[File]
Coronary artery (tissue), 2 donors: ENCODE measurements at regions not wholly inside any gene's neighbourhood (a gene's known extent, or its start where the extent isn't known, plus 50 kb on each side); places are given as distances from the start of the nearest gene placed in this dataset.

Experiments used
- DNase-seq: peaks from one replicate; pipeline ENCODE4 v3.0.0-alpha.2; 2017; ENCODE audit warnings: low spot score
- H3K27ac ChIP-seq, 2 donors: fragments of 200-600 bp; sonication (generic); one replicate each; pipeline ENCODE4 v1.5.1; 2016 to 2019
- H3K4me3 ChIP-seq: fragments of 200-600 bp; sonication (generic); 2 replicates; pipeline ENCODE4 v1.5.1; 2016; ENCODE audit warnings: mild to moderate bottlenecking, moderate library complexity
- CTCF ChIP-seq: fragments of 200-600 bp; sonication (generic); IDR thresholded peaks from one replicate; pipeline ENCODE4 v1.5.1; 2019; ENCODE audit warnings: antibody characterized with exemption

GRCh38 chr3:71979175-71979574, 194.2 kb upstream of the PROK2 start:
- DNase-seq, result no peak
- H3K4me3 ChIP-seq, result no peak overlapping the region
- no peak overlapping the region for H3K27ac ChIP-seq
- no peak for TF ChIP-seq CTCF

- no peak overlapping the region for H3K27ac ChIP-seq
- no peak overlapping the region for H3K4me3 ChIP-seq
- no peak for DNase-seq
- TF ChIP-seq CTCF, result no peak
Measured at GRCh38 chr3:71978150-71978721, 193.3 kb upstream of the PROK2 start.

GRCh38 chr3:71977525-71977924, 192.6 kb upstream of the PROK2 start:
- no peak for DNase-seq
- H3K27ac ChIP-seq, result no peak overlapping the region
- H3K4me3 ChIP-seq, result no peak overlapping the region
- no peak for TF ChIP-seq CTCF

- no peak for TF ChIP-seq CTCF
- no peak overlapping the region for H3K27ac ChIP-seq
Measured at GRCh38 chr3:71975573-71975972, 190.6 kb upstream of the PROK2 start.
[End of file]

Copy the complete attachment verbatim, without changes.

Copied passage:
Coronary artery (tissue), 2 donors: ENCODE measurements at regions not wholly inside any gene's neighbourhood (a gene's known extent, or its start where the extent isn't known, plus 50 kb on each side); places are given as distances from the start of the nearest gene placed in this dataset.

Experiments used
- DNase-seq: peaks from one replicate; pipeline ENCODE4 v3.0.0-alpha.2; 2017; ENCODE audit warnings: low spot score
- H3K27ac ChIP-seq, 2 donors: fragments of 200-600 bp; sonication (generic); one replicate each; pipeline ENCODE4 v1.5.1; 2016 to 2019
- H3K4me3 ChIP-seq: fragments of 200-600 bp; sonication (generic); 2 replicates; pipeline ENCODE4 v1.5.1; 2016; ENCODE audit warnings: mild to moderate bottlenecking, moderate library complexity
- CTCF ChIP-seq: fragments of 200-600 bp; sonication (generic); IDR thresholded peaks from one replicate; pipeline ENCODE4 v1.5.1; 2019; ENCODE audit warnings: antibody characterized with exemption

GRCh38 chr3:71979175-71979574, 194.2 kb upstream of the PROK2 start:
- DNase-seq, result no peak
- H3K4me3 ChIP-seq, result no peak overlapping the region
- no peak overlapping the region for H3K27ac ChIP-seq
- no peak for TF ChIP-seq CTCF

- no peak overlapping the region for H3K27ac ChIP-seq
- no peak overlapping the region for H3K4me3 ChIP-seq
- no peak for DNase-seq
- TF ChIP-seq CTCF, result no peak
Measured at GRCh38 chr3:71978150-71978721, 193.3 kb upstream of the PROK2 start.

GRCh38 chr3:71977525-71977924, 192.6 kb upstream of the PROK2 start:
- no peak for DNase-seq
- H3K27ac ChIP-seq, result no peak overlapping the region
- H3K4me3 ChIP-seq, result no peak overlapping the region
- no peak for TF ChIP-seq CTCF

- no peak for TF ChIP-seq CTCF
- no peak overlapping the region for H3K27ac ChIP-seq
Measured at GRCh38 chr3:71975573-71975972, 190.6 kb upstream of the PROK2 start.